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Multilateral Trade Negotiations in the GATT and the WTO: Lessons for Asia

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  • K. C. Fung

    (Santa Cruz Center for International Economics (SCCIE) University of California, Santa Cruz Santa Cruz, CA 95064 USA, and Hong Kong Institute of Economics and Business Strategy (HKIEBS) University of Hong Kong Pofulam Road Hong Kong SAR China)

  • Hitomi Iizaka

    (Department of Economics University of California, Santa Cruz Santa Cruz, CA 95064 USA and School of Economics and Finance University of Hong Kong Pofulam Road Hong Kong SAR China)

  • Chelsea Lin

    (Department of Economics National Dong Hwa University Hwalin Taiwan)

  • Francis Ng

    (Trade Policy Research The World Bank 1818 H Street, N.W. Washington, DC 20433 USA)

Abstract

This paper aims to help Asian trade negotiators by examining the processes and results of the Uruguay Round. Analysts argue that trade negotiations are based on mercantilistic rules. But the actual outcome of the Uruguay Round suggests that trade bargaining was not based on strict reciprocity. In terms of tariff reductions, Asian economies received more than they gave, but relative to tariff bindings, Asian economies gave more than they received. Asian economies that undertook trade reforms prior to the trade talks did not lose bargaining power. The paper also presents econometric evidence on the determinants of bargaining power of nations. Copyright (c) 2005 The Earth Institute at Columbia University and Massachusetts Institute of Technology.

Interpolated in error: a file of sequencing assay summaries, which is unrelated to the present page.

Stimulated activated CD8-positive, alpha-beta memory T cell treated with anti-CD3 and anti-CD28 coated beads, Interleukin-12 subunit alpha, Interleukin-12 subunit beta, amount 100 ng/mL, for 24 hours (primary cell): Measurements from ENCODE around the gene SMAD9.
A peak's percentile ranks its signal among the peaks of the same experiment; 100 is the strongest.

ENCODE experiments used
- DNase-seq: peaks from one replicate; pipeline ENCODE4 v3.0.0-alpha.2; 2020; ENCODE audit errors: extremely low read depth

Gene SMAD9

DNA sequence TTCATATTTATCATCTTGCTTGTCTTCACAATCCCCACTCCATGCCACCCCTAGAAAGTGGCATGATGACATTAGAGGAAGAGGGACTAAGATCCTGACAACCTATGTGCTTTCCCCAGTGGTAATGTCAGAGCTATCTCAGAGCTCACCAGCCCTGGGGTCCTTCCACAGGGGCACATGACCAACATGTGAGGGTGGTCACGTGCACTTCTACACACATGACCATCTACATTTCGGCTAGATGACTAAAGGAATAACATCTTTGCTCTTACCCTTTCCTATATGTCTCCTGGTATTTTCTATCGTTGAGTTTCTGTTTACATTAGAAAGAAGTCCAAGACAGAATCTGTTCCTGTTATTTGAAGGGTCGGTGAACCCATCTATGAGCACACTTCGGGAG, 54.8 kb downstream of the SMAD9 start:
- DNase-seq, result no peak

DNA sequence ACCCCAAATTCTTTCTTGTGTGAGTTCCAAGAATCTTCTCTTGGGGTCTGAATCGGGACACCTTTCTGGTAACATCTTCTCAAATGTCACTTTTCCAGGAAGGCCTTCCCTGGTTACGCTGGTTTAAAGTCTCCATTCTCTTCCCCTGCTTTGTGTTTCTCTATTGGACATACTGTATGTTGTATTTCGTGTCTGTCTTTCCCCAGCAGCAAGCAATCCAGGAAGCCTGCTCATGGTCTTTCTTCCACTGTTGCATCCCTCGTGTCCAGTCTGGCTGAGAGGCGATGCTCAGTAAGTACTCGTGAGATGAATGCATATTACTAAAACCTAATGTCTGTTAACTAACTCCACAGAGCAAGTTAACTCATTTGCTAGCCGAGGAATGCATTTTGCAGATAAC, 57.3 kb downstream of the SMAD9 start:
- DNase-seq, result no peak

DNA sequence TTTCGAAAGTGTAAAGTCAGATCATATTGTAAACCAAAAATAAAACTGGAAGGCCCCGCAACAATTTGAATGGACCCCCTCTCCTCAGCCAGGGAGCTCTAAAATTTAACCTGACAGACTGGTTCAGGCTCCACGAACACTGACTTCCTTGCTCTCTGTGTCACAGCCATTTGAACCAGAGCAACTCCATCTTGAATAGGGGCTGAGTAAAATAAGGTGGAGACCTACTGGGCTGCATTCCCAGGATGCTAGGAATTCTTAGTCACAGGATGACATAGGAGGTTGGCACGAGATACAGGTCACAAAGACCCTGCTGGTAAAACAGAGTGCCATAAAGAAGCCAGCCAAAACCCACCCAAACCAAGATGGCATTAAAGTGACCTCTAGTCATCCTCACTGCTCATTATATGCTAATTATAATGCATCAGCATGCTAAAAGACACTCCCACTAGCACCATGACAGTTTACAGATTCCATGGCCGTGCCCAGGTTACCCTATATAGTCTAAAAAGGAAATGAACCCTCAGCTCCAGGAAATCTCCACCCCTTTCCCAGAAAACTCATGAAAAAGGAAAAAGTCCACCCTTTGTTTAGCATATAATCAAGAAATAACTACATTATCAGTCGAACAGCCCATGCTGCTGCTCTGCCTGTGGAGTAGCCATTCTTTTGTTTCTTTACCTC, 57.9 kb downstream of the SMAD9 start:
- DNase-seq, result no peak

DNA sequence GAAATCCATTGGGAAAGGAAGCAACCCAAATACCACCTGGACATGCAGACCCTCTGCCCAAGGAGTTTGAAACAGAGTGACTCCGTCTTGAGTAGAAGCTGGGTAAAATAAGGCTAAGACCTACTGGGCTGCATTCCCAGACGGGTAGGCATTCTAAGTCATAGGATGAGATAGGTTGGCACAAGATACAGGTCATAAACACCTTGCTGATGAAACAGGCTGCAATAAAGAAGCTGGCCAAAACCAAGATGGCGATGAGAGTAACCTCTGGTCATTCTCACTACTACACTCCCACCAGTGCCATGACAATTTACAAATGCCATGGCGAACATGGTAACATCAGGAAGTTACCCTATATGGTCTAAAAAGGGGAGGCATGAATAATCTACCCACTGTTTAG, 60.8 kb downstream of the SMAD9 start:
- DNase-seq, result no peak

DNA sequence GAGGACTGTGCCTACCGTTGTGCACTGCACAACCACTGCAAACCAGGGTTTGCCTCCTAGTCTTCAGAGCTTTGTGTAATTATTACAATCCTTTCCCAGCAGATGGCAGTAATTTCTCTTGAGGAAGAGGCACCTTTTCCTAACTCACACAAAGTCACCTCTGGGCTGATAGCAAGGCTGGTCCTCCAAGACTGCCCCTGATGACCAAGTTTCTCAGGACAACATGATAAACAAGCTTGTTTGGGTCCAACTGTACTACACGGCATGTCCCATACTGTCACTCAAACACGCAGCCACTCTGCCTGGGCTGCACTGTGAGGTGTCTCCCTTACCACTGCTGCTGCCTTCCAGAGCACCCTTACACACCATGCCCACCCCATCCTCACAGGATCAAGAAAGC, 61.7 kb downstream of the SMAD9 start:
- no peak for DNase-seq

Suggested Citation

  • K. C. Fung & Hitomi Iizaka & Chelsea Lin & Francis Ng, 2004. "Multilateral Trade Negotiations in the GATT and the WTO: Lessons for Asia," Asian Economic Papers, MIT Press, vol. 3(2), pages 79-96.
  • Handle: RePEc:tpr:asiaec:v:3:y:2004:i:2:p:79-96
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    Cited by:

    1. Alicia García-Herrero & KC Fung & Nathalie Aminian & Francis Ng, 2012. "Trade in services: East Asian and Latin American Experiences," Working Papers 1204, BBVA Bank, Economic Research Department.

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